Ok, so here’s what I’ve done. But for the sake of this thread let me just explain a few things.
I have several different fields containing an IP address that I need the Threat Intel plugin to check, excluding internal RFC1918 addresses. Those fields come from a range of different model Juniper firewalls, their log formats are quite different and I have a number of Extractors setup to use src_addr & dst_addr fields, the other fields below are automatically extracted by Graylog (which is why I’ve ended up with so many) but I don’t want to stop Graylog doing anything its supposed to (will save that for later). The different fields are:
For reference, my message processors are in the following order:
|1|Message Filter Chain|active|
My Extractors run within the Message Filter processor, and my Pipeline or course runs in the Pipeline processor.
I have setup a new Threat_Intel pipeline with the following rule, for each of the fields above, at each stage.
Stage 0 (gather the intel and set threat fields true or false)
rule "Threat Intelligence Lookups: dst_addr"
has_field(“dst_addr”) && ! in_private_net(to_string($message.“dst_addr”))
and one specifically for OTX lookups
rule "Threat Intelligence Lookups (OTX): dst_addr"
has_field(“dst_addr”) && ! in_private_net(to_string($message.dst_addr))
let intel = otx_lookup_ip(to_string($message.dst_addr));
I would just like to point out that this part “&& ! in_private_net(to_string($message.“dst_addr”))” in each of the rules is what prevents the lookup of internal IP ranges (RFC1918 addresses).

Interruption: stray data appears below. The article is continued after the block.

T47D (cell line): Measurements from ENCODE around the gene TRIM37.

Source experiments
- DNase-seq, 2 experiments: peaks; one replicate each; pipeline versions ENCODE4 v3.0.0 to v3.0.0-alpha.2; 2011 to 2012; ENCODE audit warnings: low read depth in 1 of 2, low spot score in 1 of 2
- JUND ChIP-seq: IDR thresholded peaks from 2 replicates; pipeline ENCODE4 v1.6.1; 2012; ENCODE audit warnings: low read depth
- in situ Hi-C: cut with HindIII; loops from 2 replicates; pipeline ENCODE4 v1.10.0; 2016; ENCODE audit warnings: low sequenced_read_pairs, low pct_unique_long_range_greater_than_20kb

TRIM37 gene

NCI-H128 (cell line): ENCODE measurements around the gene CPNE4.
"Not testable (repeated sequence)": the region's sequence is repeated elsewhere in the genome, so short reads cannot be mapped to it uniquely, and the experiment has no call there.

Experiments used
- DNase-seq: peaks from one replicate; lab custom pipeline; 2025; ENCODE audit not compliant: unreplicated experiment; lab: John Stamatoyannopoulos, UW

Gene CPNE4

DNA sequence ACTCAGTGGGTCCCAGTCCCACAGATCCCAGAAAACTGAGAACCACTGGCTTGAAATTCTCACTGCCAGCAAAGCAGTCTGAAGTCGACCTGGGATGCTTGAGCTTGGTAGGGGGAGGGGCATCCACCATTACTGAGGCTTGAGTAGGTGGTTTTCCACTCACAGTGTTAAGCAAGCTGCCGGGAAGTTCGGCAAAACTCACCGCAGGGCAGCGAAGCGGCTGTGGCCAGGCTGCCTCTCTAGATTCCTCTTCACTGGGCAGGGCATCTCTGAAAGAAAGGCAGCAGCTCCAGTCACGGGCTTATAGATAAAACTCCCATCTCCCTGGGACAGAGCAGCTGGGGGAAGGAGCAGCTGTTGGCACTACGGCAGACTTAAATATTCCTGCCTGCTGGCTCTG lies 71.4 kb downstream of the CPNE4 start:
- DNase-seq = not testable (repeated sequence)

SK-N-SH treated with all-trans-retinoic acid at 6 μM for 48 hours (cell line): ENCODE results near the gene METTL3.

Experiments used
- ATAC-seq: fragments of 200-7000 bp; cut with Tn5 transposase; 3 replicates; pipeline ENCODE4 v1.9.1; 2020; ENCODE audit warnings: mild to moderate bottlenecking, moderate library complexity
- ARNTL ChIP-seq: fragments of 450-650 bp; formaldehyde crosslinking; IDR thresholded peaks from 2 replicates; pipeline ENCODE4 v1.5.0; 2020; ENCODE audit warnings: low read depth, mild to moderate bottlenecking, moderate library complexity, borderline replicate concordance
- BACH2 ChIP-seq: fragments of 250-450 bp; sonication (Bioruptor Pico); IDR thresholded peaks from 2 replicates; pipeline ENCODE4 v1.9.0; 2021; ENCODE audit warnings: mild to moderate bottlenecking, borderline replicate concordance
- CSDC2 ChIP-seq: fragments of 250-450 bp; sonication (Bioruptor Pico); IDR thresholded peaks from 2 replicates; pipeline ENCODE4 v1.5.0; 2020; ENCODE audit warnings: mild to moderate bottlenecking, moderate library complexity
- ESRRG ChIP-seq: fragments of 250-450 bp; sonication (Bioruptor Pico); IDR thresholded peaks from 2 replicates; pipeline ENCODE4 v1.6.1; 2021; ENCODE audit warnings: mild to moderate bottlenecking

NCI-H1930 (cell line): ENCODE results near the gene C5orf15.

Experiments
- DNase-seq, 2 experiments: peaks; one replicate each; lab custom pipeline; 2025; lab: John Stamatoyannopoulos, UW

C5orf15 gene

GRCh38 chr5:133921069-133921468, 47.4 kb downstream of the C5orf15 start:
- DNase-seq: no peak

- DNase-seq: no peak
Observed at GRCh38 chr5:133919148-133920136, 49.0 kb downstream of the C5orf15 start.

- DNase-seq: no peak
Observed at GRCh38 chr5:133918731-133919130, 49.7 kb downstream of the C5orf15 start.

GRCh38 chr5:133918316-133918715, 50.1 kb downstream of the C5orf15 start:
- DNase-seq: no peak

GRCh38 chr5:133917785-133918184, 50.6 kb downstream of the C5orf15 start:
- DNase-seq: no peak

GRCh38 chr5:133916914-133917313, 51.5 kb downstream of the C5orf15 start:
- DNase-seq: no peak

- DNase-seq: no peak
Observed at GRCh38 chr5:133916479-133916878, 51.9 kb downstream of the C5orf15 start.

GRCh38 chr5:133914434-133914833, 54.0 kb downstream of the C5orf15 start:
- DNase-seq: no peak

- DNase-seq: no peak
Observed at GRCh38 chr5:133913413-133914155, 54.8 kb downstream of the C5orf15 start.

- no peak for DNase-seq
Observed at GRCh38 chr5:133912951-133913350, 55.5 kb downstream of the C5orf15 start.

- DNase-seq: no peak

Stage 1 (because of the different fields added by the Threat Intel and OTX sources we need to unify them into common fields for us to search on)
rule "inflate threat intel results fields dst_addr_threat_indicated"
to_bool($message.dst_addr_threat_indicated, true) && ! in_private_net(to_string($message.“dst_addr”))
and don’f forget the rules for OTX lookup fields
rule "inflate threat intel results fields threat_indicated_OTX_dst_addr"
to_bool($message.“threat_indicated_OTX_dst_addr”, true) && ! in_private_net(to_string($message.“dst_addr”))
Stage 2 (now that we have common fields to search on i.e. threat_indicated and threat_ip we can use the Whois table to lookup who they are)
contains(to_string($message.threat_indicated), “true”, true) && ! in_private_net(to_string($message.threat_ip))
So now I’m able to do whois lookups for identified threats only, saving me some cpu cycles and reducing the hit rate for each of the lookup sources, hopefully preventing me from hitting any rate limit they impose. And I can simply search for any indicated threats by searching for threat_indicated:true
A couple of things to point out, if you haven’t picked up on them already.
1 - You needs to create a rule for each of the fields at Stage 0 and 1, I have used dst_addr in my example above.
2 - Each threat source (Threat_intel and OTX) at Stage 0 adds their own fields to each log. Threat intel adds ‘fieldname_threat_indicated’ and OTX adds ‘threat_indicated_OTX_fieldname’.
Hopefully this helps someone else out, I always hate finding a thread on a forum and it hasn’t been updated with an answer! There is no doubt more efficient ways of doing this, so if anyone has the time to read all this and point out where it could be improved that would be great.